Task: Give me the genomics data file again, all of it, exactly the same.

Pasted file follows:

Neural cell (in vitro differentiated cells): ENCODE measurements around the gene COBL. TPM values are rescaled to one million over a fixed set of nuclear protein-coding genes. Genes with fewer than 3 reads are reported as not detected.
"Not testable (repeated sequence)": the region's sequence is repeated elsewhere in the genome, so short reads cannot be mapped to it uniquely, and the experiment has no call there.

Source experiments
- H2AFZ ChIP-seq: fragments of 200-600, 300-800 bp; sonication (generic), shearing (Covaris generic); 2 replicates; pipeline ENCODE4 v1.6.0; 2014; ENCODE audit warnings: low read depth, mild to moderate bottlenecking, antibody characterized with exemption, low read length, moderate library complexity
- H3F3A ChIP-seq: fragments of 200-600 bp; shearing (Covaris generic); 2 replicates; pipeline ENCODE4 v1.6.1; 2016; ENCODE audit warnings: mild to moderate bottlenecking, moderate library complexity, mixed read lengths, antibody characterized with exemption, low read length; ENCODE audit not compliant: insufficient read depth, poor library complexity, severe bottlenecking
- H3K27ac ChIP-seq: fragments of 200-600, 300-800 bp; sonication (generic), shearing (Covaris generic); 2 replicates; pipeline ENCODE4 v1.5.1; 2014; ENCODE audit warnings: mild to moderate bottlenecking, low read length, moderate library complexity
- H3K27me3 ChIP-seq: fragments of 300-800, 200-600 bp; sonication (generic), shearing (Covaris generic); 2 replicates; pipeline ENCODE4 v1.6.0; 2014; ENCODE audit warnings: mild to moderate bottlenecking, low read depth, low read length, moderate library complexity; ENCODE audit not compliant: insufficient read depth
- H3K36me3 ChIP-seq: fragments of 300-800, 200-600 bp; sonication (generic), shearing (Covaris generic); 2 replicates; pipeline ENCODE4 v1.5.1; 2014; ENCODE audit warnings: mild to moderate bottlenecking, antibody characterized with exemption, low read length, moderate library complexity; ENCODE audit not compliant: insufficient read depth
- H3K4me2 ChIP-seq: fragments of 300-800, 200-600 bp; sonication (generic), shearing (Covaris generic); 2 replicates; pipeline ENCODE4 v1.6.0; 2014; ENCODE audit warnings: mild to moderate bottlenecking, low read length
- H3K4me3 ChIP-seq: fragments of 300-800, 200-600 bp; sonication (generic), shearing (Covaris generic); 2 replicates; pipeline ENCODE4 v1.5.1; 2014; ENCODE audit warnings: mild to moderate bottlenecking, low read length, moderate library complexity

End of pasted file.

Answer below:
Neural cell (in vitro differentiated cells): ENCODE measurements around the gene COBL. TPM values are rescaled to one million over a fixed set of nuclear protein-coding genes. Genes with fewer than 3 reads are reported as not detected.
"Not testable (repeated sequence)": the region's sequence is repeated elsewhere in the genome, so short reads cannot be mapped to it uniquely, and the experiment has no call there.

Source experiments
- H2AFZ ChIP-seq: fragments of 200-600, 300-800 bp; sonication (generic), shearing (Covaris generic); 2 replicates; pipeline ENCODE4 v1.6.0; 2014; ENCODE audit warnings: low read depth, mild to moderate bottlenecking, antibody characterized with exemption, low read length, moderate library complexity
- H3F3A ChIP-seq: fragments of 200-600 bp; shearing (Covaris generic); 2 replicates; pipeline ENCODE4 v1.6.1; 2016; ENCODE audit warnings: mild to moderate bottlenecking, moderate library complexity, mixed read lengths, antibody characterized with exemption, low read length; ENCODE audit not compliant: insufficient read depth, poor library complexity, severe bottlenecking
- H3K27ac ChIP-seq: fragments of 200-600, 300-800 bp; sonication (generic), shearing (Covaris generic); 2 replicates; pipeline ENCODE4 v1.5.1; 2014; ENCODE audit warnings: mild to moderate bottlenecking, low read length, moderate library complexity
- H3K27me3 ChIP-seq: fragments of 300-800, 200-600 bp; sonication (generic), shearing (Covaris generic); 2 replicates; pipeline ENCODE4 v1.6.0; 2014; ENCODE audit warnings: mild to moderate bottlenecking, low read depth, low read length, moderate library complexity; ENCODE audit not compliant: insufficient read depth
- H3K36me3 ChIP-seq: fragments of 300-800, 200-600 bp; sonication (generic), shearing (Covaris generic); 2 replicates; pipeline ENCODE4 v1.5.1; 2014; ENCODE audit warnings: mild to moderate bottlenecking, antibody characterized with exemption, low read length, moderate library complexity; ENCODE audit not compliant: insufficient read depth
- H3K4me2 ChIP-seq: fragments of 300-800, 200-600 bp; sonication (generic), shearing (Covaris generic); 2 replicates; pipeline ENCODE4 v1.6.0; 2014; ENCODE audit warnings: mild to moderate bottlenecking, low read length
- H3K4me3 ChIP-seq: fragments of 300-800, 200-600 bp; sonication (generic), shearing (Covaris generic); 2 replicates; pipeline ENCODE4 v1.5.1; 2014; ENCODE audit warnings: mild to moderate bottlenecking, low read length, moderate library complexity